The Rockets Daily – January 23, 2013

USA! USA! – It’s no surprise that Dwight Howard and James Harden have been included in the 28-man pool of names that Team USA will be chosen from for the next three summers.  Howard began his international career back in 2006, but since winning gold in the 2008 Beijing Olympics he has missed the last six years, including his time away for back surgery.  And Harden, whose profile has only risen since he came to Houston, even made the gold medal-winning team at the 2012 London Olympics when he was just a sixth-man for the Oklahoma City Thunder.  The complete list:

Backcourt: Harden, Bradley Beal, Steph Curry, Gordon Hayward, Andre Iguodala, Kyrie Irving, Kyle Korver, Damian Lillard, Chris Paul, Derrick Rose, Klay Thompson, Russell Westbrook and Deron Williams.

Frontcourt: Howard, LaMarcus Aldridge, Carmello Anthony, Tyson Chandler, DeMarcus Cousins, Anthony Davis, Andre Drummond, Kevin Durant, Kenneth Faried, Paul George, Blake Griffin, LeBron James, Kawhi Leonard, David Lee and Kevin Love.

What is surprising though, is one name that was left off the list: Chandler Parsons.  And rather than give any kind of diplomatic coach-speak, Parsons opened up and told us how he really feels.

“I’m not happy about it,” Parsons said. “I’m frustrated. I feel like I definitely belong on that team, can help and be a good piece to the team. I think my versatile game would translate well to that team. I’m upset and frustrated I didn’t make it.”

And (with a heavy dose of bias sprinkled on) I agree with him.  You can make a case for young guys like Beal and Hayward, who provide youth and variety over adding a third Rocket player.  I imagine David Lee got in as something of a lifetime achievement award, although his play does fit the international game even more so than NBA-ball.  Kyle Korver provides something few others in the world can offer, and Kawhi Leonard is probably a wash with Parsons.  But names like Deron Williams and Kenneth Faried seem out of place next to the elite players featured on this list.  Williams, in the few games he manages to suit up, has been a shell of his former self.  Faried has failed to continue his development, and without one of the deepest rosters in the league to run with, may have even regressed.

Parsons has already shown that his game fits perfectly playing next to other stars, and while he may not have made the senior-Olympic team, he definitely deserved a shot to play in the World Cup of basketball in Spain this summer.

Hack-a-Harden – Grantland’s Kirk Goldsberry controls the NBA shot chart game.  And he loves talking Morey-ball.  More specifically, he loves talking James Harden.  This time, it’s about Harden’s innate ability to draw fouls all over the court.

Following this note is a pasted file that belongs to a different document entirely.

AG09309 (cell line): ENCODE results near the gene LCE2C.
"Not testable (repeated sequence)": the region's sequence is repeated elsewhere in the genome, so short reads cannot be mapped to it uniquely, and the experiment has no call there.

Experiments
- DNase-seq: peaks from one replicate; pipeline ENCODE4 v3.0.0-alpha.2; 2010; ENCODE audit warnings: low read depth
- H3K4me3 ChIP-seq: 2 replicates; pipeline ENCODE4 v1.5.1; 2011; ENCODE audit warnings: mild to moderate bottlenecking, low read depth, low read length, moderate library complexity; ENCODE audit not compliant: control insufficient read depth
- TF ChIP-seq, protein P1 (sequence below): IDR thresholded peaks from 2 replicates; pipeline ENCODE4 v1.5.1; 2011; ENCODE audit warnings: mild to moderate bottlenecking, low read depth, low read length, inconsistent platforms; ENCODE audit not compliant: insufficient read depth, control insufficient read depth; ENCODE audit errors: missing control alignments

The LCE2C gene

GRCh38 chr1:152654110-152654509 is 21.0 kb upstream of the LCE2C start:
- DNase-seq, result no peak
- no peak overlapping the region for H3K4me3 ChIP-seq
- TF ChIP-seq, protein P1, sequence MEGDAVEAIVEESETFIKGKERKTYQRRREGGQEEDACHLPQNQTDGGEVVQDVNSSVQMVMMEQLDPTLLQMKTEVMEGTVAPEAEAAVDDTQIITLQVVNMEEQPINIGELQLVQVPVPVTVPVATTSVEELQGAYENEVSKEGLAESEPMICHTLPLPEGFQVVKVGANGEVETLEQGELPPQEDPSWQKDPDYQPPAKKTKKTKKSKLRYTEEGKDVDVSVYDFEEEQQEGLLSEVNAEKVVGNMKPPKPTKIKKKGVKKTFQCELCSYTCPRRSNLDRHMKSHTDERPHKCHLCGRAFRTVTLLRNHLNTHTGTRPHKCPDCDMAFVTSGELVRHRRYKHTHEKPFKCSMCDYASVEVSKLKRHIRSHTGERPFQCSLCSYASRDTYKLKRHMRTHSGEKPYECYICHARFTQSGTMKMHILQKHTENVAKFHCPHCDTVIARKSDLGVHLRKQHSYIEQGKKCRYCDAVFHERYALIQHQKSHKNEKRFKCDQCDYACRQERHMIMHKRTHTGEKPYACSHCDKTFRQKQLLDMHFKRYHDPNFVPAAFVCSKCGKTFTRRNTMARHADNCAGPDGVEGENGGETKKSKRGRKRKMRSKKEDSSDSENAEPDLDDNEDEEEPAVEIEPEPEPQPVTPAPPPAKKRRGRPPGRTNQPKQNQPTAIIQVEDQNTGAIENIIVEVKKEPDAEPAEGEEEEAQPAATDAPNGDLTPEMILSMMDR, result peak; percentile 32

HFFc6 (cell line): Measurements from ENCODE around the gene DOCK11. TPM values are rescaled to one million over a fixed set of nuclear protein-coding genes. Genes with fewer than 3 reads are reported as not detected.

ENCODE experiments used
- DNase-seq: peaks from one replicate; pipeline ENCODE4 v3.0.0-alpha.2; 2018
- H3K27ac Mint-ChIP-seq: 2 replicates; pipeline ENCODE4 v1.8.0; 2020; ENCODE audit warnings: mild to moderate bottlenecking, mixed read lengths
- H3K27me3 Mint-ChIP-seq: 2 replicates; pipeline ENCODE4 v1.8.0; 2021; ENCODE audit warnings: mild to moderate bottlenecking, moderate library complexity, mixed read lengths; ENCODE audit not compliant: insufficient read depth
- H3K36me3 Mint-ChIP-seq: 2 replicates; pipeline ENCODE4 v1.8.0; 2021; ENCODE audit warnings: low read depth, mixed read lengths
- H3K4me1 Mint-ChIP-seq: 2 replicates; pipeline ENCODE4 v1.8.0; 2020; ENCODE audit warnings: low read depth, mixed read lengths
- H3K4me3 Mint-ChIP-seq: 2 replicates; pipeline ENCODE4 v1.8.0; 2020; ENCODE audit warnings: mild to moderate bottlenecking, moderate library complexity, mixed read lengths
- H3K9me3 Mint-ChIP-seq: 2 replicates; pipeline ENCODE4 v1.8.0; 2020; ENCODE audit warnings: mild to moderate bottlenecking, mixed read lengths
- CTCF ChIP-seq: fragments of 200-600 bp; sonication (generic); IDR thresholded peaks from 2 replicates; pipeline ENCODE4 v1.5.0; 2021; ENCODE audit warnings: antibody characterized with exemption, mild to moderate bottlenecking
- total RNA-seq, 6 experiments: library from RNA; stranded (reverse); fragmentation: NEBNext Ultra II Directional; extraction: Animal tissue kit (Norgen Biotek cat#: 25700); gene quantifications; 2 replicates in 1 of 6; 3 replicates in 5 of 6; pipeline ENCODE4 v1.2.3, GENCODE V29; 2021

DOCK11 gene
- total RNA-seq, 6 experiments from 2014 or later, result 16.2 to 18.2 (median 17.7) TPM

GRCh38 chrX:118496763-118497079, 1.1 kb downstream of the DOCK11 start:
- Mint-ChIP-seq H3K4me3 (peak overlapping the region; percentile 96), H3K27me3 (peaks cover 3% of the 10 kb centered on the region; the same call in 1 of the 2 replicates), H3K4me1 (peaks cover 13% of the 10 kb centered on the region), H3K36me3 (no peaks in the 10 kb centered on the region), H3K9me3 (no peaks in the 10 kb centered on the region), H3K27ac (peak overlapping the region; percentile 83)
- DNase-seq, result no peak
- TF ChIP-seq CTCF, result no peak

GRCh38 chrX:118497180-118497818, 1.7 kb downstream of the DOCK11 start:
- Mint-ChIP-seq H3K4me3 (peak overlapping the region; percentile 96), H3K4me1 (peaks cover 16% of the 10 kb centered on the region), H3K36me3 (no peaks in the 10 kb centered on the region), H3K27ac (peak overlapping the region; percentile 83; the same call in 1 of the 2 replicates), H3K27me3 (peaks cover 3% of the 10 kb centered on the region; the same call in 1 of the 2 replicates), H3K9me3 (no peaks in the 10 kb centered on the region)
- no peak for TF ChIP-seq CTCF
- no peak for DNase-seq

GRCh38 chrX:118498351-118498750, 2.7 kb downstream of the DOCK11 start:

According to data collected by the league, James Harden ranks fourth in shooting fouls drawn, while Howard is fifth. However, Harden is the only guard in the top five, which speaks to his unusual knack of getting to the line…

Despite attempting only 223 shots within eight feet of the hoop this season, Harden has drawn 84 shooting fouls in that zone. In other words, Harden draws 38 shooting fouls per 100 shot attempts close to the basket. The NBA average is 22. Harden has the highest such ratio in the league close to the basket. The only other player who’s close is Kevin Durant, the best scorer on planet Earth, who has drawn 37 shooting fouls per 100 close-range attempts.

While Harden’s free throws per game are down from last year’s astronomical 10.2pg, at 8.9 he still shoots well over 2 free throws per game more than the next highest guard.  And as Goldsberry states in the piece, a two-shot foul for James Harden translates to 1.6 points-per-possession, a number that dwarfs Portland’s league-leading 1.1 ppp.

The Dwight Howard-James Harden Rockets have started taking some flak nationally for the way their games can devolve into whistle-stopping free throw contests (I’m looking at you, Simmons).  But the Rockets style of play is predicated on taking as many of the most efficient shots on the court as possible, and nothing beats free shots from the “opportunity” stripe.  So do your thing, James.

Stats”R”Us – Some interesting numbers came out after last night’s win over the Sacramento Kings.  Via Twitter:

What’s really remarkable about that Beverley number is that against two high-scoring point guards, Damian Lillard and Isaiah Thomas, Beverley was able to maintain such a high plus-minus.  And it’s not like he just benefited from his five-man unit holding down the opposition’s lineup in his time on the court; he was +13 (Kings) and +14 (Blazers) higher than his next closest teammate in either contest.  That means in neither game did the opposition ever get any kind of sustained runs while Beverley was on the floor.  We knew he played D like a wolverine, but that is outstanding.

And as for the second stat, my initial reaction was that Terrence Jones’ run of late, and his propensity for beast mode-ing around the rim, would lead to something like that kind of stat.  But seeing as Jones didn’t play in the last two games (although he did absolutely destroy Milwaukee inside), that can mean only one thing: Dwight Howard is getting it back.  He averaged nearly 70% shooting over that three-game run, and had four offensive rebounds in each contest.  Not to mention the Rockets in general, but especially Omri Casspi, have rebounded their own misses at a high rate (44 total, +8) over that same span.  What it also means is that after going so frigidly, arctic, T1000-in-liquid-nitrogen cold in the second half against the Thunder, the Rockets and their coaching staff have switched gears and are playing a little more inside-out.

So while the Rockets are still mired in a season-long shooting slump from deep, at least fans can take solace that at least the Rockets are still fighting for all those misses.

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